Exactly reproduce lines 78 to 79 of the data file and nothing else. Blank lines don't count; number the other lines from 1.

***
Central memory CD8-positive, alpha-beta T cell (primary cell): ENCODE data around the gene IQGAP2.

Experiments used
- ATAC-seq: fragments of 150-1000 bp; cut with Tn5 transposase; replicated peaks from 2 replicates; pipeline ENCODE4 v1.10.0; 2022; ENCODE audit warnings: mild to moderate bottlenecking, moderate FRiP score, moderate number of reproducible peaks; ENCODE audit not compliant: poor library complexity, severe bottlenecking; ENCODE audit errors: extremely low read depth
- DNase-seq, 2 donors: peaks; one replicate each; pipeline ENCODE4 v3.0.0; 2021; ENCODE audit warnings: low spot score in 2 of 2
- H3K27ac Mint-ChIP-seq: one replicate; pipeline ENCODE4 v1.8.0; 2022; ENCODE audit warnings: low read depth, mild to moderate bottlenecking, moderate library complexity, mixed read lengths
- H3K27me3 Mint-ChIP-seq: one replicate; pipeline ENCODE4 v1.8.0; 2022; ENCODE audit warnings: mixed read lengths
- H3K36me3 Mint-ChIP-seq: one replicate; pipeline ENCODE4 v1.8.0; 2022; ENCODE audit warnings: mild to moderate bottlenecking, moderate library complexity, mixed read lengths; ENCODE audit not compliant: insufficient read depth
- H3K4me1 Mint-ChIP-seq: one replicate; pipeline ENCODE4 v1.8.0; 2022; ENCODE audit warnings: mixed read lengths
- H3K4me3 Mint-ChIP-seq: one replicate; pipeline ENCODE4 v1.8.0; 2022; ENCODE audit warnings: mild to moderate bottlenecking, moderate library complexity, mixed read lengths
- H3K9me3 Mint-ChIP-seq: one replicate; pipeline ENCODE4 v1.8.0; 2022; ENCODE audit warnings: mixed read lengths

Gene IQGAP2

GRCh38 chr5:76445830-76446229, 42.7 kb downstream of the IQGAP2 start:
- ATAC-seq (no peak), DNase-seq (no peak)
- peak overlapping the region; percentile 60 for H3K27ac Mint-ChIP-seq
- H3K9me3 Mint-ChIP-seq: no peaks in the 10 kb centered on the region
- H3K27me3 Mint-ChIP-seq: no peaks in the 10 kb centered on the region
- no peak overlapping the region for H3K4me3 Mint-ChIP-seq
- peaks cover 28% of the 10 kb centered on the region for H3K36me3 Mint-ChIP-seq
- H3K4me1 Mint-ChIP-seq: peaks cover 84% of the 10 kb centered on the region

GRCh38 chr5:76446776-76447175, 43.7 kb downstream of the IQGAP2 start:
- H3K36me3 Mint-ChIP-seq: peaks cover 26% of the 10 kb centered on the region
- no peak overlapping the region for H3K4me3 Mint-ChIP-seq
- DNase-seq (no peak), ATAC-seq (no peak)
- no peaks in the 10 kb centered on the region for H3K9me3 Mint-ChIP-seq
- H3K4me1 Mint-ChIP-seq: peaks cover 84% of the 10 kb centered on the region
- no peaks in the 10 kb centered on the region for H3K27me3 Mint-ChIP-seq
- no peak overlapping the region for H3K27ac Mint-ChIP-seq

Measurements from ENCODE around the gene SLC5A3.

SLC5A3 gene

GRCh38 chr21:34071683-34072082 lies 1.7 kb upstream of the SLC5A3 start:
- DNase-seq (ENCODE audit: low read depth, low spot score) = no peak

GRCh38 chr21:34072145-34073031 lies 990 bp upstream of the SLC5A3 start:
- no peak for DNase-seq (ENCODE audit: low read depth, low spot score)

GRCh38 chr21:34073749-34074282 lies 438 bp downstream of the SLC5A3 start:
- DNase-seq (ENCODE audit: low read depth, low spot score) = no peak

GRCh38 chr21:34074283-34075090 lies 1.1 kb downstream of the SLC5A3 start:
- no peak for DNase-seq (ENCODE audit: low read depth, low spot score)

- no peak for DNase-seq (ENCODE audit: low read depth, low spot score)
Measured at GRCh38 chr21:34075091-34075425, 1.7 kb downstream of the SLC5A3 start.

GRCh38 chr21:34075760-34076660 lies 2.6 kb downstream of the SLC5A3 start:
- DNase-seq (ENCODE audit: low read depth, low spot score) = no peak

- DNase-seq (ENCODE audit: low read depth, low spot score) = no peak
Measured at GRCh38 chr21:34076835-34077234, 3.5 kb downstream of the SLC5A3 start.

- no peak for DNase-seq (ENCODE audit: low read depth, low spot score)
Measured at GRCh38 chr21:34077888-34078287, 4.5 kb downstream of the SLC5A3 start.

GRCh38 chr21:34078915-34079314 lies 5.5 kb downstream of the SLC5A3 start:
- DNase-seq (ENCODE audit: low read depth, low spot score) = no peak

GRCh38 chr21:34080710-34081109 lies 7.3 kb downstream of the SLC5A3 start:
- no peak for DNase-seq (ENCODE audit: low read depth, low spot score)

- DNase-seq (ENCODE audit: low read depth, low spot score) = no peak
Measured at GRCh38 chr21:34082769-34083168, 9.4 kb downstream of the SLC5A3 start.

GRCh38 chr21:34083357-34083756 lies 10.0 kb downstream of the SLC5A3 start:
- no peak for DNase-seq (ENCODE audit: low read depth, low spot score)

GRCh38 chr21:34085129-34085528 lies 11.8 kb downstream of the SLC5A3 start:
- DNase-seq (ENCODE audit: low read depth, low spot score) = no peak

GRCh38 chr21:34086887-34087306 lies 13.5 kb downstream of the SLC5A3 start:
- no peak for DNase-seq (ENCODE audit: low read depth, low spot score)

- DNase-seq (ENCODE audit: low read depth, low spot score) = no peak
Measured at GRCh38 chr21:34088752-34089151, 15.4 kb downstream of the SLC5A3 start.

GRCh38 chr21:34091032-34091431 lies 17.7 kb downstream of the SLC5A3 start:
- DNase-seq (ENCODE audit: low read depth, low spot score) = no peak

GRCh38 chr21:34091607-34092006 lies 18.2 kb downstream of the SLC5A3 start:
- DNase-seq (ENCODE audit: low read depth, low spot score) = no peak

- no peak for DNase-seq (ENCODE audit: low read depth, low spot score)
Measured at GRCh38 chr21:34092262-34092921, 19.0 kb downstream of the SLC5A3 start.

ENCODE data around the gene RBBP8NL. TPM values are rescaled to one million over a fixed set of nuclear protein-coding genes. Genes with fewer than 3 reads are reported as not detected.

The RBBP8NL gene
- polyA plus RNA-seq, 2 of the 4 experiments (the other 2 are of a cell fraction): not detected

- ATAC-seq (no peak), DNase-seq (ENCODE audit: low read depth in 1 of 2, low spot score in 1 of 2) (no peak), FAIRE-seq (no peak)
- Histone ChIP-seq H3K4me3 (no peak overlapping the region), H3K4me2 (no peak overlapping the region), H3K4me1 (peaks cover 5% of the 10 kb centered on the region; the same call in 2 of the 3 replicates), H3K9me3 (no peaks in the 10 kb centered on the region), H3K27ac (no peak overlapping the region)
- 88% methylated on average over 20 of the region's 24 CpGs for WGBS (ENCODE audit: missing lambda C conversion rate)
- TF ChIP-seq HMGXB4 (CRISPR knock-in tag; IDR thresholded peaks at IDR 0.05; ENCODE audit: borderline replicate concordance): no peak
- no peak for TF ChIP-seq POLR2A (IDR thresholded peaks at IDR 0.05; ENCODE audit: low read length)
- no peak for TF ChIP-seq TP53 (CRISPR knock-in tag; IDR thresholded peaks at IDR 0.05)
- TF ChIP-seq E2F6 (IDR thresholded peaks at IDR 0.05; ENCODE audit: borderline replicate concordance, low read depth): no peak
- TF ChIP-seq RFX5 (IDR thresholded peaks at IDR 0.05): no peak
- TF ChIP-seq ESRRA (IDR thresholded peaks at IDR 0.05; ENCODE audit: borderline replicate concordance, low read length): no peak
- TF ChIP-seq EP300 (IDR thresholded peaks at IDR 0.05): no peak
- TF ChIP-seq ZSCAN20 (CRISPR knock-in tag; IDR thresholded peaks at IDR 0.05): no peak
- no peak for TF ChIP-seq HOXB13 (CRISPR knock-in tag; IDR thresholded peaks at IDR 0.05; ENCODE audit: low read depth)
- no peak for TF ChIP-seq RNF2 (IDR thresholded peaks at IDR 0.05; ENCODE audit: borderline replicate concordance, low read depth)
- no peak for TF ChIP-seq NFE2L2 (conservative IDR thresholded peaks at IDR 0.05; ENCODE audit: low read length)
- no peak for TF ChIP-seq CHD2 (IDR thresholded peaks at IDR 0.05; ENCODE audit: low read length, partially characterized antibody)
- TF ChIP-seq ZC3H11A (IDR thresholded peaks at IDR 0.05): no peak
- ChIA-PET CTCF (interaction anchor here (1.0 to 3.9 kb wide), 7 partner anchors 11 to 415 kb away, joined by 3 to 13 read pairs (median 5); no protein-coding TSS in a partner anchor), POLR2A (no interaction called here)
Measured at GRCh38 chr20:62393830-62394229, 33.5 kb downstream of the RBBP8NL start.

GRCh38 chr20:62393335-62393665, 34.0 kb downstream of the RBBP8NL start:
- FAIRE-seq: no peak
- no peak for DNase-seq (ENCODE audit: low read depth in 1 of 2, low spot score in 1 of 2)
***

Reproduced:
- TF ChIP-seq EP300 (IDR thresholded peaks at IDR 0.05): no peak
- TF ChIP-seq ZSCAN20 (CRISPR knock-in tag; IDR thresholded peaks at IDR 0.05): no peak